Dir: Anghus Houvouras
Starring: D.J. Naylor, Brett Claywell, Brandon Hardin, Tyhm Kennedy, Big Boi of Outkast, Big Gipp, Lil Jon and the Eastside Boyz, Killer Mike, and Slim Calhoun.
I am a fan of the crime/action/thriller type of films, I have been since I discovered them in my younger years. I would love to sit down and watch the array of Van Damme films or hidden gems I’d find hidden away on the shelves. I never shy away from them, and as I sat down to watch 20 Funerals I was interested to see exactly what this was. The film was first seen back in 2005 and 6 years later it is finally seeing a release here. Not usually a good sign, so how did the film hold up? I guess you could say there is a reason it sat on the shelf for so long, but also it kind of wasn’t a fair decision.
20 Funerals is not a terrible film, it isn’t a very good one either. But there was definitely a sense of effort in trying to make something decent for the small budget, so I have to give them props for that. The story here is a simple and almost by now cliched one; after the murder of an officer four cops decide that simply arresting the criminals is not good enough, so they begin to take them out one by one. Sounds simple enough, and it really should have been. However the film is difficult to follow, and hard to understand exactly what is going on. I am not sure what Anghus Houvouras was going for, but a film like this should have been a lot more straight forward.
It does not have a long running time, in fact it barely reaches the hour 20 minute mark. Whether it was intended to be this short or if scenes were cut, it felt like they tried to pack far too much in, rather than keep it simple. I’ll give the film this, it was really well shot for the most part. It did look small budget, but they did a good job of not making it too obvious and done in a way it didn’t hurt the film. The sets and locations were fine, the funeral scene was the best by far, it’s clear that they spent almost what a funeral costs for that scene, the stuff at the police station probably looked the weakest because the budget constraints were obvious.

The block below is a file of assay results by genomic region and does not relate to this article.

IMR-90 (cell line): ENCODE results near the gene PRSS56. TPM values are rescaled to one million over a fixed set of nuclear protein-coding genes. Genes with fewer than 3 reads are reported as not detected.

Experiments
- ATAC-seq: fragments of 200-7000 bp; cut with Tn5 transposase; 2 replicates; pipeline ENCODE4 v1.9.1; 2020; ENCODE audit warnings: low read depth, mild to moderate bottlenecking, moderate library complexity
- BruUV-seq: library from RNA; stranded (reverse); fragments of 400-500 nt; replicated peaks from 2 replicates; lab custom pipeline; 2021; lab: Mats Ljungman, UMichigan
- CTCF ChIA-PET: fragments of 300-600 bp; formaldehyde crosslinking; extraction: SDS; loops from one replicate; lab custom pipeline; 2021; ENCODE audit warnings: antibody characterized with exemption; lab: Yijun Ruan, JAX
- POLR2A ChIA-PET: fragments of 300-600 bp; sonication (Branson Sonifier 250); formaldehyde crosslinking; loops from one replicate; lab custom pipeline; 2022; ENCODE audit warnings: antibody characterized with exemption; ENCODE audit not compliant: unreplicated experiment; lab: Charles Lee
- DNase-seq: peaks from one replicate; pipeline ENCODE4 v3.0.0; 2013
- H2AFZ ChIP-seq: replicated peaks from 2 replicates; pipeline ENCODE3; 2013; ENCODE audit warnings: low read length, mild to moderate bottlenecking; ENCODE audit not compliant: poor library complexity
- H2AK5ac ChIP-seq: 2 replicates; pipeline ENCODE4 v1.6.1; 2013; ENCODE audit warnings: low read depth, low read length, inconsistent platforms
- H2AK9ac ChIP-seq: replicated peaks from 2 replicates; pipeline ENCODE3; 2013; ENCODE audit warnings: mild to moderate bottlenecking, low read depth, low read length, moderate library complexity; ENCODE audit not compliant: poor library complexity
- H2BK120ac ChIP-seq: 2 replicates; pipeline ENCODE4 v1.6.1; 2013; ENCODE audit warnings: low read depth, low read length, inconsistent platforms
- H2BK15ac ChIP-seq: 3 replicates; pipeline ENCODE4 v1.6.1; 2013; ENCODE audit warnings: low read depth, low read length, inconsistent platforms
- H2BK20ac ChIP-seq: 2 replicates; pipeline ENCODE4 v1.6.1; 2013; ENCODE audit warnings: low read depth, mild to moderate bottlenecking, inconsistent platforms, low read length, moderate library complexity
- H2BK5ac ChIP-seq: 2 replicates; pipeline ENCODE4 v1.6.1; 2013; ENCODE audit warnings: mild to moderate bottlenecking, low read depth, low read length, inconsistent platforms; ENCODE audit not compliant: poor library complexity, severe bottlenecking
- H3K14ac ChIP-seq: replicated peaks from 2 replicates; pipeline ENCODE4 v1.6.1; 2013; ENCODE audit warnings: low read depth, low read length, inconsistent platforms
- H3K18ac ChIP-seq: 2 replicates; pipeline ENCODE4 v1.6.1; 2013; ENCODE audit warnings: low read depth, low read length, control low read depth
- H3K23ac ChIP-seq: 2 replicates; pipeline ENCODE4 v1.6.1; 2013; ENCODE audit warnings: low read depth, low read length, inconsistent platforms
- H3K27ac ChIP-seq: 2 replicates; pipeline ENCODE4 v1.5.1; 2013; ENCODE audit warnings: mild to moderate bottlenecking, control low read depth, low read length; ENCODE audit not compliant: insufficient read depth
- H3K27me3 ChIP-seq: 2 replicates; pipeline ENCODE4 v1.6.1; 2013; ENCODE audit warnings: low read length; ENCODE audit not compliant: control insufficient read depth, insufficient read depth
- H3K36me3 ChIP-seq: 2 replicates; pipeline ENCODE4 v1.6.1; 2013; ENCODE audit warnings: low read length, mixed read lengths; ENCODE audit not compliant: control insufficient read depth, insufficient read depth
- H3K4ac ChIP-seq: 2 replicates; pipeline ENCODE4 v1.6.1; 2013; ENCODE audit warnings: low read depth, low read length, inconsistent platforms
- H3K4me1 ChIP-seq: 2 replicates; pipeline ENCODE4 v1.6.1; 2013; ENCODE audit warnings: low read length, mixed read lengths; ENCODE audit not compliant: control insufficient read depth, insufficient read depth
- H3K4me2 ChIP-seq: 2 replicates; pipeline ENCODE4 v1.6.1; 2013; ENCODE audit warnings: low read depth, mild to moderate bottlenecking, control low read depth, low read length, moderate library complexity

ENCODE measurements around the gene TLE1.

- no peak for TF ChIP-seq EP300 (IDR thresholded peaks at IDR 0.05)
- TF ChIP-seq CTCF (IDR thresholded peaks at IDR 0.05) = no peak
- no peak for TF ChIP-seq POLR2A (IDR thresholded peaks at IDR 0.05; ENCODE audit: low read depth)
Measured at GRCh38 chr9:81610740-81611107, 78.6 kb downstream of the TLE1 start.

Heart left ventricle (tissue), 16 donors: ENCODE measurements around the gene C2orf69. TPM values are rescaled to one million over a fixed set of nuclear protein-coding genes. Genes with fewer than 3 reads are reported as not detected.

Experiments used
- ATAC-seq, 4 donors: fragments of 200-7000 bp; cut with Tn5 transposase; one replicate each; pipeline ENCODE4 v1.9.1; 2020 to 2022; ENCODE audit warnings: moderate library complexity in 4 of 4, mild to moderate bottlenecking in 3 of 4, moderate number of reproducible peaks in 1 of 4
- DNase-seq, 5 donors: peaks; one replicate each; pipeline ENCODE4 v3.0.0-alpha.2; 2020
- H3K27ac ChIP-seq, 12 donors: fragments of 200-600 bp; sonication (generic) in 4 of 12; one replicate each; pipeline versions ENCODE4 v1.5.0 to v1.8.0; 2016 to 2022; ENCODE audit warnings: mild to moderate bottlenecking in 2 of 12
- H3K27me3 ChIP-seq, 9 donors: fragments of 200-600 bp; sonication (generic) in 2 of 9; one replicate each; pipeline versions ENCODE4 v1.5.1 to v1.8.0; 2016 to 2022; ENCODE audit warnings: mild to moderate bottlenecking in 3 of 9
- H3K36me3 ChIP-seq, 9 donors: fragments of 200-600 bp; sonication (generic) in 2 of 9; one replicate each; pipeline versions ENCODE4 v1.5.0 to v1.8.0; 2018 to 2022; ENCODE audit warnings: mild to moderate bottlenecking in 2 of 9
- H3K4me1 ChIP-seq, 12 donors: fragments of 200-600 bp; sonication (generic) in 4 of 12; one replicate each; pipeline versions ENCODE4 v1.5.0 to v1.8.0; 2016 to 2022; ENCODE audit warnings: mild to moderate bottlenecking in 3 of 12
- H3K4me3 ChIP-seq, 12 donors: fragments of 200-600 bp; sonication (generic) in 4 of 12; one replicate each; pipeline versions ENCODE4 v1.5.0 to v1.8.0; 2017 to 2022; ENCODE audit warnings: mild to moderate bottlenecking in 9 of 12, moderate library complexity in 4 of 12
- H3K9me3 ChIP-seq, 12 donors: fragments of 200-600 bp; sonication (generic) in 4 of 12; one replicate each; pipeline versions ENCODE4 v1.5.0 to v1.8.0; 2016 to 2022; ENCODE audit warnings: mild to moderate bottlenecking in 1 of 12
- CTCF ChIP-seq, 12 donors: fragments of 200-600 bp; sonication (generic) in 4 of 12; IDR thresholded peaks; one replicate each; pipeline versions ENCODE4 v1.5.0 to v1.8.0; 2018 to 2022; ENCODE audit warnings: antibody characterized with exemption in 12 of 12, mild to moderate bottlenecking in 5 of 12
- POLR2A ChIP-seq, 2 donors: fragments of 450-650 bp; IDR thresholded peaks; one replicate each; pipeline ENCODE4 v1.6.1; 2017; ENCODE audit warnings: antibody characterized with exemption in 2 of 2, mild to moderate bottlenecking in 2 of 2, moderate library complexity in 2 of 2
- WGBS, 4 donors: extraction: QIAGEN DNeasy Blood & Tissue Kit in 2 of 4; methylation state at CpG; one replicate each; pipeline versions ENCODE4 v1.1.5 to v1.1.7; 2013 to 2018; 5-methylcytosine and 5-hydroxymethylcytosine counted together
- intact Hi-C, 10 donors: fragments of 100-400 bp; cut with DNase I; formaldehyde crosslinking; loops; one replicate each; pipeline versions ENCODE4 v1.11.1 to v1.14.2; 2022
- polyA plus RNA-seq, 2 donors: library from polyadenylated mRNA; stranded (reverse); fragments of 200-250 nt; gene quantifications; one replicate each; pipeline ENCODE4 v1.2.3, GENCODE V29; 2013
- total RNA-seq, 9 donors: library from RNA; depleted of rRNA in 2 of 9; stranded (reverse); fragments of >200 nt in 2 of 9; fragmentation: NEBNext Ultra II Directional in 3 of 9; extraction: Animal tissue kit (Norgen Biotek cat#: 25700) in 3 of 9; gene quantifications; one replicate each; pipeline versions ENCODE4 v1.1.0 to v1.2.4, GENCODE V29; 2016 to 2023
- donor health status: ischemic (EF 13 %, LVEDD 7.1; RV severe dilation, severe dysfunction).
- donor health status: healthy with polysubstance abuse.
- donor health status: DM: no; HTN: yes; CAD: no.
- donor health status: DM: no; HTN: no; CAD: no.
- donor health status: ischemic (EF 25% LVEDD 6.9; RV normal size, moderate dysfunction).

The acting was a mixed bag here, the performances were all over the place. There were points in the film an actor was doing fine, but then over acting would kick in and completely lose it. Or a scene would come up and the actor was just not capable of delivering a solid line, it seemed they were lost. I can attribute that to their skills, the script and the direction. The script was very weak in points, and showing promising in others. Some of the dialogue was very poor and it is no wonder the actors didn’t do better. Some parts worked alright, others not at all. Possibly the weakest are the beginning and end scenes.
There was definitely some promise in the film, some of the action was quite decent and it had good ideas. It felt like an experimental student film for the most part, rather than something to be taken seriously. These types of films seemed to be great in the 80’s and early 90’s, but they aren’t made with quite the same affection anymore. It is a shame because this could have been one of those awesome hidden gems you find on the shelf and enjoy on a Sunday afternoon.
The Australian DVD
The copy I reviewed is a screener, so there are no extra features aside from the films trailer. The picture quality on this was top notch, very crisp and clear. The DVD release should look and sound great in that aspect.
Thanks to Bill at Gryphon Entertainment for the copy.